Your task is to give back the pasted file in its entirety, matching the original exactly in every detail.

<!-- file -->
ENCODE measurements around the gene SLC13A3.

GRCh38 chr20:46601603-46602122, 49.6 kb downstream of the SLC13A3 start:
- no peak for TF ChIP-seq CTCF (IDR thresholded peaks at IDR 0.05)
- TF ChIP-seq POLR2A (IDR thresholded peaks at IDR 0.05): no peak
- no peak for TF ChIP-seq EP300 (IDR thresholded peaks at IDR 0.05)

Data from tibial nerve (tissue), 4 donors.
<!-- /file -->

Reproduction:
ENCODE measurements around the gene SLC13A3.

GRCh38 chr20:46601603-46602122, 49.6 kb downstream of the SLC13A3 start:
- no peak for TF ChIP-seq CTCF (IDR thresholded peaks at IDR 0.05)
- TF ChIP-seq POLR2A (IDR thresholded peaks at IDR 0.05): no peak
- no peak for TF ChIP-seq EP300 (IDR thresholded peaks at IDR 0.05)

Data from tibial nerve (tissue), 4 donors.